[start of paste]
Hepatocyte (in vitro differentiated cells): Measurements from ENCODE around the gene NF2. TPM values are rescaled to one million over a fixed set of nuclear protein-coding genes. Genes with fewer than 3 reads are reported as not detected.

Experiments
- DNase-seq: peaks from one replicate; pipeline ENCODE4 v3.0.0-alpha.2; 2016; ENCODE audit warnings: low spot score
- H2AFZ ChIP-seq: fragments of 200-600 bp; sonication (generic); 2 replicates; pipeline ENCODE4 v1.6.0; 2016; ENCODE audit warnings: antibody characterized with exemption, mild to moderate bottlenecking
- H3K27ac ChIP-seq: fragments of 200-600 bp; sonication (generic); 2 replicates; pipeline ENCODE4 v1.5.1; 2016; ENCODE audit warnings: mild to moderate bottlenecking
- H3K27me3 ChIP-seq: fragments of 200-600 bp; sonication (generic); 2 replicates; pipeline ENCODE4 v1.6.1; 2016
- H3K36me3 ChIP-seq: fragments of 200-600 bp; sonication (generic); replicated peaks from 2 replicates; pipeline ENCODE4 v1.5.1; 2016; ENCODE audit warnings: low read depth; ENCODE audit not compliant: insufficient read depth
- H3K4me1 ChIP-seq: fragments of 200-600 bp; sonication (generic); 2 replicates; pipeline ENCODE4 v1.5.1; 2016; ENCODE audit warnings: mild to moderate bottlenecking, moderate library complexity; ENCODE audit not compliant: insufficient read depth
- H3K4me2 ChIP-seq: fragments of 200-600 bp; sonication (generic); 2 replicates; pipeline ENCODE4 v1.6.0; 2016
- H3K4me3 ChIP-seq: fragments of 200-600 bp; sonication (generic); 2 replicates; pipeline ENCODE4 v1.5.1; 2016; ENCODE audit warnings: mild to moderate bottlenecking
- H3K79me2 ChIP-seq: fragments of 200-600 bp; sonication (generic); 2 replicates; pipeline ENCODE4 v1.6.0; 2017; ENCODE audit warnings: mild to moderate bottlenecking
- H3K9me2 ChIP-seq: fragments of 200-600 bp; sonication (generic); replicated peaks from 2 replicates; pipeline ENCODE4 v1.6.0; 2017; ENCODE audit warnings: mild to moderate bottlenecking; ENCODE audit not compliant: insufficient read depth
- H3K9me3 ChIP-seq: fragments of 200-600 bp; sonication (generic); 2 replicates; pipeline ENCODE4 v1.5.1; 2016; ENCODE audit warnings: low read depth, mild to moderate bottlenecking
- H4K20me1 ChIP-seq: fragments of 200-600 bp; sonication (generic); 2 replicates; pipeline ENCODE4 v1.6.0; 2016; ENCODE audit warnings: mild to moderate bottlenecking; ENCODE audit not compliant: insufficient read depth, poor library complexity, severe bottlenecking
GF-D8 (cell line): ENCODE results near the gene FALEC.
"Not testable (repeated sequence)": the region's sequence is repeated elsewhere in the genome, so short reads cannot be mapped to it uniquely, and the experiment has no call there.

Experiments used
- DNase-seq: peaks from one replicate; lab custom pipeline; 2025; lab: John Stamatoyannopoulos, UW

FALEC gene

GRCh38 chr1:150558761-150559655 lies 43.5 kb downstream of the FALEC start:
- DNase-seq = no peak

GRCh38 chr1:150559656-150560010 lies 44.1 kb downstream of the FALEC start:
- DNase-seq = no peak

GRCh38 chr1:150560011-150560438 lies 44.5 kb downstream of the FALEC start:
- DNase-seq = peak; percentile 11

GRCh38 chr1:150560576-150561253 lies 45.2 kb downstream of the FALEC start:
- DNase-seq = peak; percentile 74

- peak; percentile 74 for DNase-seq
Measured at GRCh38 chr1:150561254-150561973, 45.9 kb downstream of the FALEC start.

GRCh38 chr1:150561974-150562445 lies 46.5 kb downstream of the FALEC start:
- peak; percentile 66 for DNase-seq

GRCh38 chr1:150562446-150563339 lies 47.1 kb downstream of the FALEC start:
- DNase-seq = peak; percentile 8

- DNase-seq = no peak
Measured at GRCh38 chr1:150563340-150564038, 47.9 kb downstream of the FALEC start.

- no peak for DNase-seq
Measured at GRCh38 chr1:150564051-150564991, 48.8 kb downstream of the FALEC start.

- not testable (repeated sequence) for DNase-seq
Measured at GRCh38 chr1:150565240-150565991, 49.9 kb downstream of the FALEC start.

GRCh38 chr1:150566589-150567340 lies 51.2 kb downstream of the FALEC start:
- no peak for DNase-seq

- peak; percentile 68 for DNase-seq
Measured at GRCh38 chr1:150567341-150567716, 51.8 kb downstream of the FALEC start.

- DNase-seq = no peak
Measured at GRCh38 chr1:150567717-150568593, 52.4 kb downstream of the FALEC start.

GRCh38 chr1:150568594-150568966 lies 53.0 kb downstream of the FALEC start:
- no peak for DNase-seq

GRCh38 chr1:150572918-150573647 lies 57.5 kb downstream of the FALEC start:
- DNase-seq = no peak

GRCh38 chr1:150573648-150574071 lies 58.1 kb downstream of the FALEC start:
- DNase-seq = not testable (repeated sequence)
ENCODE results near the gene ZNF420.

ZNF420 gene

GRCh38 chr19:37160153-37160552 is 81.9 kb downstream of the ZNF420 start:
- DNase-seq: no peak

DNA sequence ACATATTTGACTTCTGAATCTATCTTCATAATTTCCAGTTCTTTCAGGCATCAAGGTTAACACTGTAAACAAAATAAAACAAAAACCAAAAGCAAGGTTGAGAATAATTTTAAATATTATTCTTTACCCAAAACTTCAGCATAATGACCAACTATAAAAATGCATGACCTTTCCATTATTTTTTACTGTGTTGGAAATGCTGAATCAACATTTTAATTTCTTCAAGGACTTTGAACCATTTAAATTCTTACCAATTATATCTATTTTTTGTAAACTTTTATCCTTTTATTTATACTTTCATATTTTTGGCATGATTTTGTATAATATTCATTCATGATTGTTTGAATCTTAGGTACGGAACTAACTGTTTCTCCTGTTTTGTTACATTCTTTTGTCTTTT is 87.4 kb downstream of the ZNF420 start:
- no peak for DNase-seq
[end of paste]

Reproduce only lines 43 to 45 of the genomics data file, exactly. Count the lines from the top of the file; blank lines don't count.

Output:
Measured at GRCh38 chr1:150567341-150567716, 51.8 kb downstream of the FALEC start.

- DNase-seq = no peak
Measured at GRCh38 chr1:150567717-150568593, 52.4 kb downstream of the FALEC start.